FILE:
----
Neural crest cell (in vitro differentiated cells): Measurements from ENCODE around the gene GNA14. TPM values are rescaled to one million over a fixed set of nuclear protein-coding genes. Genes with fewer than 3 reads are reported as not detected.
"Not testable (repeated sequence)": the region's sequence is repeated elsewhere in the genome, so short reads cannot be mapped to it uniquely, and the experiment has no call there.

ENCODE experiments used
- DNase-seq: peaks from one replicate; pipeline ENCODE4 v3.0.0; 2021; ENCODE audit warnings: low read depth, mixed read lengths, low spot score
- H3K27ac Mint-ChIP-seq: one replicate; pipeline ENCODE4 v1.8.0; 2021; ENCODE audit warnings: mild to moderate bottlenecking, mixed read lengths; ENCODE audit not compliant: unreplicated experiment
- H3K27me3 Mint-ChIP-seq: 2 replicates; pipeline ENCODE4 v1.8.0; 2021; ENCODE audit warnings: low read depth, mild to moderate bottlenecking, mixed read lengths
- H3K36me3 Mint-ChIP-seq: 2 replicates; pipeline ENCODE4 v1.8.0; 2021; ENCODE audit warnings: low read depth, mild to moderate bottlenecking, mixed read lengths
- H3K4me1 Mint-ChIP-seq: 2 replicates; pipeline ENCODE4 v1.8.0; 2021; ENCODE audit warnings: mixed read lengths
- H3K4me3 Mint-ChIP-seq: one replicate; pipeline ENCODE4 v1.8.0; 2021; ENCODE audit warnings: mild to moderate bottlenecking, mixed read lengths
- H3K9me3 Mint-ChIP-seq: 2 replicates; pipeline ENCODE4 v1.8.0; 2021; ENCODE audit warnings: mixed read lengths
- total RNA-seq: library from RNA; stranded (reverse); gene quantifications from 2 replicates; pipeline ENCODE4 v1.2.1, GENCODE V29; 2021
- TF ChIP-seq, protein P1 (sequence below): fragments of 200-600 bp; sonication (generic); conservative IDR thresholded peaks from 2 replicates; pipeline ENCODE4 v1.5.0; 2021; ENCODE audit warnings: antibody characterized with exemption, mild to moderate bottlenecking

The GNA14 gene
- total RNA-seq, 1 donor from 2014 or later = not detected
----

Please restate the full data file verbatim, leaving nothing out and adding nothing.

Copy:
Neural crest cell (in vitro differentiated cells): Measurements from ENCODE around the gene GNA14. TPM values are rescaled to one million over a fixed set of nuclear protein-coding genes. Genes with fewer than 3 reads are reported as not detected.
"Not testable (repeated sequence)": the region's sequence is repeated elsewhere in the genome, so short reads cannot be mapped to it uniquely, and the experiment has no call there.

ENCODE experiments used
- DNase-seq: peaks from one replicate; pipeline ENCODE4 v3.0.0; 2021; ENCODE audit warnings: low read depth, mixed read lengths, low spot score
- H3K27ac Mint-ChIP-seq: one replicate; pipeline ENCODE4 v1.8.0; 2021; ENCODE audit warnings: mild to moderate bottlenecking, mixed read lengths; ENCODE audit not compliant: unreplicated experiment
- H3K27me3 Mint-ChIP-seq: 2 replicates; pipeline ENCODE4 v1.8.0; 2021; ENCODE audit warnings: low read depth, mild to moderate bottlenecking, mixed read lengths
- H3K36me3 Mint-ChIP-seq: 2 replicates; pipeline ENCODE4 v1.8.0; 2021; ENCODE audit warnings: low read depth, mild to moderate bottlenecking, mixed read lengths
- H3K4me1 Mint-ChIP-seq: 2 replicates; pipeline ENCODE4 v1.8.0; 2021; ENCODE audit warnings: mixed read lengths
- H3K4me3 Mint-ChIP-seq: one replicate; pipeline ENCODE4 v1.8.0; 2021; ENCODE audit warnings: mild to moderate bottlenecking, mixed read lengths
- H3K9me3 Mint-ChIP-seq: 2 replicates; pipeline ENCODE4 v1.8.0; 2021; ENCODE audit warnings: mixed read lengths
- total RNA-seq: library from RNA; stranded (reverse); gene quantifications from 2 replicates; pipeline ENCODE4 v1.2.1, GENCODE V29; 2021
- TF ChIP-seq, protein P1 (sequence below): fragments of 200-600 bp; sonication (generic); conservative IDR thresholded peaks from 2 replicates; pipeline ENCODE4 v1.5.0; 2021; ENCODE audit warnings: antibody characterized with exemption, mild to moderate bottlenecking

The GNA14 gene
- total RNA-seq, 1 donor from 2014 or later = not detected